Friday, February 19, 2010
In a speech to the Seventh Annual Corporate Tax Summit, Jim Killaly, a Deputy Commissioner of the Australian Taxation Office (ATO), outlined its perspectives on the large business sector in Australia that, with around 1,100 corporate groups having a turnover of more than AUD250m (USD225m), accounts for 36% of total tax revenue.
“In recognition of this,” he said, “the ATO has deployed significant resources into assisting large businesses in voluntarily complying with the tax law. These activities include advance pricing agreements, annual compliance arrangements, public and private rulings, technical discussion groups and industry liaison forums.”
Killaly confirmed that the ATO is continually rethinking how it could improve its part of the relationship with large business. For example, he disclosed that: “Last year we had a co-design forum to follow through on our earlier review of the advance pricing agreement program, and to take on board other external and internal feedback on how to improve the process. We are hoping to be able to implement the agreed recommendations by the end of June this year.”
Nevertheless, he said, there continues to be a compliance question as to whether tax declared by the large business sector is consistent with the underlying economic performance. In that respect, he noted that: “Over the 2005 to 2008 financial years, more than 40% of the company income tax returns lodged by large business taxpayers had a tax payable of zero and around half those were showing losses.”
Killaly disclosed that high value sectors, like “energy and resources, pharmaceuticals, motor vehicles, finance and major sales and distribution sectors” would receive the greatest attention. In addition, the ATO’s assessment of a large company’s appetite for risk, and of the strength or weakness of its governance processes, is a significant factor. The taxpayer’s compliance history also has a bearing, and there are, he said, some large businesses that are in the course of their third or fourth successive audit, each with material adjustments.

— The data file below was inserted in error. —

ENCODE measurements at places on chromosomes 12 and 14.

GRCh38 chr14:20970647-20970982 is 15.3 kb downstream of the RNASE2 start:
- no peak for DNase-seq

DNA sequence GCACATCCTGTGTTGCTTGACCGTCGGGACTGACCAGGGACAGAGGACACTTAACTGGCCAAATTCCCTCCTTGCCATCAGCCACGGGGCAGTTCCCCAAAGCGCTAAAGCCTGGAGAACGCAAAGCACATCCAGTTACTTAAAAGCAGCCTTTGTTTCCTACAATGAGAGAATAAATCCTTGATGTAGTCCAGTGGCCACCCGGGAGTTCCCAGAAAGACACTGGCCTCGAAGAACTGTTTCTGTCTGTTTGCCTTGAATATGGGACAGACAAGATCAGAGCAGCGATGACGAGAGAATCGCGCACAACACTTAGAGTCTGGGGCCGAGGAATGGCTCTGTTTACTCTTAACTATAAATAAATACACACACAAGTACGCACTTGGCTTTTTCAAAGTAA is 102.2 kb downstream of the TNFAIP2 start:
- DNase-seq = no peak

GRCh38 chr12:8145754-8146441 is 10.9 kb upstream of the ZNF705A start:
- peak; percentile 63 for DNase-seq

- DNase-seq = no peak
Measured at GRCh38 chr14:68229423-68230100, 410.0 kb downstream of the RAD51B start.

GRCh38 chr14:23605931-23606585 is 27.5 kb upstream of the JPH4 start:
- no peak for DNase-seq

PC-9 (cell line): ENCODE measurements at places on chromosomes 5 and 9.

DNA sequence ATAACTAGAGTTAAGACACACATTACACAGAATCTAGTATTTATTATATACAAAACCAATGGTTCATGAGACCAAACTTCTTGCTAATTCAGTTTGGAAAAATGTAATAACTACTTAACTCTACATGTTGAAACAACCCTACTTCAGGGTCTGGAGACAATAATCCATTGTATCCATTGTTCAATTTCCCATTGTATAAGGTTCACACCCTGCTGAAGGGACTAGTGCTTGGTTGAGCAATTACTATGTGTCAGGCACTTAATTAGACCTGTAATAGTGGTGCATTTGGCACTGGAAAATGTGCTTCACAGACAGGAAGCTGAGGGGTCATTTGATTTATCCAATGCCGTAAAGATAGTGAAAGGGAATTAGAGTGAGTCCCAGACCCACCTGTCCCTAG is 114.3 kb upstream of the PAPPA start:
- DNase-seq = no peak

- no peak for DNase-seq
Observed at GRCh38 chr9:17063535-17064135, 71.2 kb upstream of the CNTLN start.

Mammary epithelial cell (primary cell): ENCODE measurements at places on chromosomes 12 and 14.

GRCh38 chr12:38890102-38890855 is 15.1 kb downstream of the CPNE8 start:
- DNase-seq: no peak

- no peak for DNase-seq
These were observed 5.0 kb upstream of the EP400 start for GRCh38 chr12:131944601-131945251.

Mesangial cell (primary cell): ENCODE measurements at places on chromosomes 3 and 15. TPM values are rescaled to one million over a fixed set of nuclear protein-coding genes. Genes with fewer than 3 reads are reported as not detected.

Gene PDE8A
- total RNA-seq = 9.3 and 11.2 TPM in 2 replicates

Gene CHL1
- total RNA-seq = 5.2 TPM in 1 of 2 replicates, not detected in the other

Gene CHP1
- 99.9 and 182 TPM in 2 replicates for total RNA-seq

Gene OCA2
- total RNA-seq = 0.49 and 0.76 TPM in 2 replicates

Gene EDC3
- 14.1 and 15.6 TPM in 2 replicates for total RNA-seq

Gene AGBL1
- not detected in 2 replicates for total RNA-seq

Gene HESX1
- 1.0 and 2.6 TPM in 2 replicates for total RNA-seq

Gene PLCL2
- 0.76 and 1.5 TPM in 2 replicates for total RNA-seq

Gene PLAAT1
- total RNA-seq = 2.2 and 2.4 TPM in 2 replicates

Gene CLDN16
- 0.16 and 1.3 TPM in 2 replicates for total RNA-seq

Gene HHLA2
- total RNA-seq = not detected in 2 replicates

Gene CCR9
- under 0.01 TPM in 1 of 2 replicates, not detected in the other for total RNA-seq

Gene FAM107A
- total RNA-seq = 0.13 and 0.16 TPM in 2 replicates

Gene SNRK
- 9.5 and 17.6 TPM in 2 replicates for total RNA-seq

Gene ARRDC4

One of the most difficult aspects of tax administration is dealing with legacy issues, Killaly added, over tax risks that arose some years ago and are still unresolved. He hoped that the early signs of success with more cooperative approaches, like the annual compliance arrangements which highlight issues at the time of tax return lodgment and can also deal with legacy issues, will start to reduce overall risk in the tax system.
All large businesses, he continued, “are subject to a level of statistical analysis aimed at understanding their business performance, generally over a number of years to allow for business cycle impacts, and whether their tax performance is consistent with their business results.”
There is, however, another level of analysis of those cases where the reported business performance is inexplicably bad given the level of investment and the extent of operations. “In some transfer pricing cases,” Killaly said, “we see companies that are in loss for many years and in these cases we cannot accept financial statements at face value.”
He pointed out that there is a third level of analysis directed to the tax reconciliation process. For example, the ATO’s “examination of cases involving deductions being claimed for interest expense paid to offshore entities that is then returned to Australia as a tax exempt dividend is another example, which in my view is a fairly blatant and artificial form of tax avoidance.”
He said that the ATO’s fourth level of analysis relates to the rate of tax paid on taxable income. In this area, he disclosed, “some cases have come to our attention, involving fairly intricate arrangements where income is taxed in another country and a foreign tax credit arises but the arrangements allow the Australian company to get a form of set-off from another party in the arrangement for the foreign tax paid so they are not out of pocket.”
In those cases, “the large business seeks to use the foreign tax credit to reduce its Australian tax payable. We will continue to give close attention to such cases and explore ways of challenging them.”
He confirmed that international dealings continue to be an important ongoing focus. Around 40% of large businesses are foreign owned, he said, and there are various levels of foreign shareholder participation across the remaining 60%. “There is a significant level of debt funding associated with this inbound investment,” he added, “and this has brought cross-border financing sharply into focus.”
“The ATO has significantly stepped up its exchange of information with other countries, and has begun doing so with jurisdictions that provide bank and entity secrecy pursuant to the expanding network of taxation information exchange agreements (TIEAs). We have signed TIEAs with 11 countries, five of which are now in force, we have obtained information in six cases, and around another dozen TIEAs are being progressed.”
“Transfer pricing is again an area of increasing focus, with the areas of corporate financing and ‘cost of goods sold’ requiring a lot of attention from the ATO. There is an emerging issue in relation to the pricing of natural resources sold to offshore associates. We are still continuing with our examination of offshore marketing arrangements.”
While “multinationals have structures and functions that extend across national borders and give greater access to offshore possibilities for the placement of asset ownership and funding channels,” Killaly reiterated that Australia “will be seeking avenues to challenge treaty shopping.”